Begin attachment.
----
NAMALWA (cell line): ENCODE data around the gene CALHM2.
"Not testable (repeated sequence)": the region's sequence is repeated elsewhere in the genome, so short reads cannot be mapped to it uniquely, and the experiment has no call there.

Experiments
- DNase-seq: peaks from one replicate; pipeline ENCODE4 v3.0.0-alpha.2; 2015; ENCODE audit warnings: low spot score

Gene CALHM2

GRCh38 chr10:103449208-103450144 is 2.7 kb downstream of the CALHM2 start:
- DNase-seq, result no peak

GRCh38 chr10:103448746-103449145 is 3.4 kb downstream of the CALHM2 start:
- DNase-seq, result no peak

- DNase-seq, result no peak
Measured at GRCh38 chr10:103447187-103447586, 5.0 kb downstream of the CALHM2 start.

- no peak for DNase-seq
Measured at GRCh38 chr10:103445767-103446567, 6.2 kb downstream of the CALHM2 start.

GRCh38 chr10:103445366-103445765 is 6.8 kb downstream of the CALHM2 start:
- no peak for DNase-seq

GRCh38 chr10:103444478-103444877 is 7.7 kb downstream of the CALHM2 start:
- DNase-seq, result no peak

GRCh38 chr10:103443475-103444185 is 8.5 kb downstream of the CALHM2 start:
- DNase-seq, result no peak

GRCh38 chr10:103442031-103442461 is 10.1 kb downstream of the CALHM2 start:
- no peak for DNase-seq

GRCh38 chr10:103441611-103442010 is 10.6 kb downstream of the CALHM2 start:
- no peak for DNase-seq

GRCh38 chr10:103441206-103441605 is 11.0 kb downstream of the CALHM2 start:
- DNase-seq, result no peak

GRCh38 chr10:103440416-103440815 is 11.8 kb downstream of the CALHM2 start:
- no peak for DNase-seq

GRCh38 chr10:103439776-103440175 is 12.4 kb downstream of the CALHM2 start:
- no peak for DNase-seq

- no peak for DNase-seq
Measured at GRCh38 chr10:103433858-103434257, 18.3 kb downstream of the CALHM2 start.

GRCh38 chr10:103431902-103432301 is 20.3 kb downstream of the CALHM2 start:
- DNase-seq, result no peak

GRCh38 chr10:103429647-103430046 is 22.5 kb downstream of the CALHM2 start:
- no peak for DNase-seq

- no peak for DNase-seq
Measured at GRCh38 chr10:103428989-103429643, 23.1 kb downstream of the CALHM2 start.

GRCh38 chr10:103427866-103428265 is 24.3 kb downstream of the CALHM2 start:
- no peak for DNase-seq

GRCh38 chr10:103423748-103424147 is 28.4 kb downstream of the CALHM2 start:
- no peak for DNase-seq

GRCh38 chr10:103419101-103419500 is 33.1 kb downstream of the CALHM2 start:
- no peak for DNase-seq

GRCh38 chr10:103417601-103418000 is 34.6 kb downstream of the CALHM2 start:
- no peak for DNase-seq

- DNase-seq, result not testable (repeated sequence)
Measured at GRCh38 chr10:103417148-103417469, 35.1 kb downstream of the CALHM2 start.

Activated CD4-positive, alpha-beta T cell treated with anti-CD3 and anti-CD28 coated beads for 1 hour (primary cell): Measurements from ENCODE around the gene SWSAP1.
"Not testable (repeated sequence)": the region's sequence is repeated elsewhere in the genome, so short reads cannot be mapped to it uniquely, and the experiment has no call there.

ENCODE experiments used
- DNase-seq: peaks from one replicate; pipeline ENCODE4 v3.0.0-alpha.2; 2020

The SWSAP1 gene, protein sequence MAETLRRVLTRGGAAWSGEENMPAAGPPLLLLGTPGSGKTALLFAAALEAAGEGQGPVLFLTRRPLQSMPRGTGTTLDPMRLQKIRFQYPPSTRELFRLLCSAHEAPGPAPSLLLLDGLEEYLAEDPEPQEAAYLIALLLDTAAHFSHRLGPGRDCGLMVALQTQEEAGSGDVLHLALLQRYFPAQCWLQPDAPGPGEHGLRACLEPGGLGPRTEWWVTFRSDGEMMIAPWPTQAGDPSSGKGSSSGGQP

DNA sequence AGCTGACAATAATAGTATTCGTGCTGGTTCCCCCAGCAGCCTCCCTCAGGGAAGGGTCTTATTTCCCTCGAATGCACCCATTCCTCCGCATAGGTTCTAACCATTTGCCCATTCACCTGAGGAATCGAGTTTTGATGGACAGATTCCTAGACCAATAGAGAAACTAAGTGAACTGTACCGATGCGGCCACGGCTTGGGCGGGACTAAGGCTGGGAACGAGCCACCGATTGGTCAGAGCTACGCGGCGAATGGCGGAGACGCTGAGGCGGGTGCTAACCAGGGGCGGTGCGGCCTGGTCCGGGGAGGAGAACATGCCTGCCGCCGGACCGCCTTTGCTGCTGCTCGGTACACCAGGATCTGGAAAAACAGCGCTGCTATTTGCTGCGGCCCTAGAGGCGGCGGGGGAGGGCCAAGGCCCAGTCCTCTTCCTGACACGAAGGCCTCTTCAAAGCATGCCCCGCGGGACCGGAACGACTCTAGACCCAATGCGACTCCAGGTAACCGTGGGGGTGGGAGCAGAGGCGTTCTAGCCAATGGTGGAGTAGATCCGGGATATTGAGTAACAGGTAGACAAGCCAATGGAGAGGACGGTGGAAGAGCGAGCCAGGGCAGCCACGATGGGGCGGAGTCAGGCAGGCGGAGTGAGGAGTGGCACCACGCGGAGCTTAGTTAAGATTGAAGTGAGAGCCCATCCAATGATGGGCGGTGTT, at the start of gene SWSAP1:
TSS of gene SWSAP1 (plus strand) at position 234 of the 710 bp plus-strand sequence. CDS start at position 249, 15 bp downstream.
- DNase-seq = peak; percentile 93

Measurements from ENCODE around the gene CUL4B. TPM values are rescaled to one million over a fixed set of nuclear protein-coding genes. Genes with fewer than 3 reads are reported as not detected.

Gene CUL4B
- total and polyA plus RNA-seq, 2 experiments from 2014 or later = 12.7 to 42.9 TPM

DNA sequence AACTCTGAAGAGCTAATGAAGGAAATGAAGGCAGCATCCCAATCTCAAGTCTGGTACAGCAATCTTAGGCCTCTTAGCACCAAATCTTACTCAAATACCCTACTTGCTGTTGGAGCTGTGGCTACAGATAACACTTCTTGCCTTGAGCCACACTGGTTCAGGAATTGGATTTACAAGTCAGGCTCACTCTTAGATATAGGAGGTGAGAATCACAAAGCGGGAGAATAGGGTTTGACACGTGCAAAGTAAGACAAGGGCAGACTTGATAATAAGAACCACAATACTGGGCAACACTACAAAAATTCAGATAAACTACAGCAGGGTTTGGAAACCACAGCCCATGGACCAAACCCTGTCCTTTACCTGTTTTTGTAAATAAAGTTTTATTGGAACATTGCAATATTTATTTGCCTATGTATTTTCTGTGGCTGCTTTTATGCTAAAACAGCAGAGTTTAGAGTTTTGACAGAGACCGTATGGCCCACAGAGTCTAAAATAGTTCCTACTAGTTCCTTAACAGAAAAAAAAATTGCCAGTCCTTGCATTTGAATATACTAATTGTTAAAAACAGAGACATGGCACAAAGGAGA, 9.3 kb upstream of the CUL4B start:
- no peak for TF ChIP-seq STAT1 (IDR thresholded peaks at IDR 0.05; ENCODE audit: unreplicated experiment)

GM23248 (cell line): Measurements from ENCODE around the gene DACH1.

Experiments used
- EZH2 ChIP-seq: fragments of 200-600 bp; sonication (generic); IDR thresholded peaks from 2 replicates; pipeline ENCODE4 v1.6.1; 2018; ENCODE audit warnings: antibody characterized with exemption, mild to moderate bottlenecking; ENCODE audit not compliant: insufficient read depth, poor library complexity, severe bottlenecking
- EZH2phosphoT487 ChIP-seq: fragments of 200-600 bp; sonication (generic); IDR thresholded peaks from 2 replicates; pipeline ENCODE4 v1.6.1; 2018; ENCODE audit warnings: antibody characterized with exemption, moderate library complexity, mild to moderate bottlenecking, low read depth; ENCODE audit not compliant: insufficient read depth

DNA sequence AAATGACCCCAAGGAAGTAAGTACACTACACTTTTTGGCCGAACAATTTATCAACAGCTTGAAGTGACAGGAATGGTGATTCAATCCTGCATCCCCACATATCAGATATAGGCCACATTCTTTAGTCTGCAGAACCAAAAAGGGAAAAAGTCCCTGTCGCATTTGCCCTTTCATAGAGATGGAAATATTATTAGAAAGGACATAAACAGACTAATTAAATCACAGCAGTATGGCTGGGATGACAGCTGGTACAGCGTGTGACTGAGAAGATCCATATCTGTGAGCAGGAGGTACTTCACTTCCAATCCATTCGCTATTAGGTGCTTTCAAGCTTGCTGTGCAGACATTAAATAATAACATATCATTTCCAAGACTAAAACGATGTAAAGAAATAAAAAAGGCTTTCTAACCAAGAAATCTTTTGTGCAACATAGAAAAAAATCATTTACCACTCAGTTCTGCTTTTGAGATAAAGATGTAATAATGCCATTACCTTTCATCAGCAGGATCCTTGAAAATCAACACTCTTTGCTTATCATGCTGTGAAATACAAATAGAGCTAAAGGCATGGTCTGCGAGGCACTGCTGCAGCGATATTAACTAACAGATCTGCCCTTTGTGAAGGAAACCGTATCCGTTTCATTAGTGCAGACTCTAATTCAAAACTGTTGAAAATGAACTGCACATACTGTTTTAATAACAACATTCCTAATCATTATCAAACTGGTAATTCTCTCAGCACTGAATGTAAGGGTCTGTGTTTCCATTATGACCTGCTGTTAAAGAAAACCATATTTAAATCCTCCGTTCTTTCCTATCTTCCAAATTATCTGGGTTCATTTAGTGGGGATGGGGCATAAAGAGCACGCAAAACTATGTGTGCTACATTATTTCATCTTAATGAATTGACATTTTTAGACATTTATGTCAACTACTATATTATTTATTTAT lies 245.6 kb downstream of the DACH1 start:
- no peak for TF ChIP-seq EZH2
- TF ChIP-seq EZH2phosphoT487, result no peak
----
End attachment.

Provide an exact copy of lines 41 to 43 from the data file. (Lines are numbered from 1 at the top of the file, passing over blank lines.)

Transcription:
- no peak for DNase-seq

GRCh38 chr10:103419101-103419500 is 33.1 kb downstream of the CALHM2 start:
- no peak for DNase-seq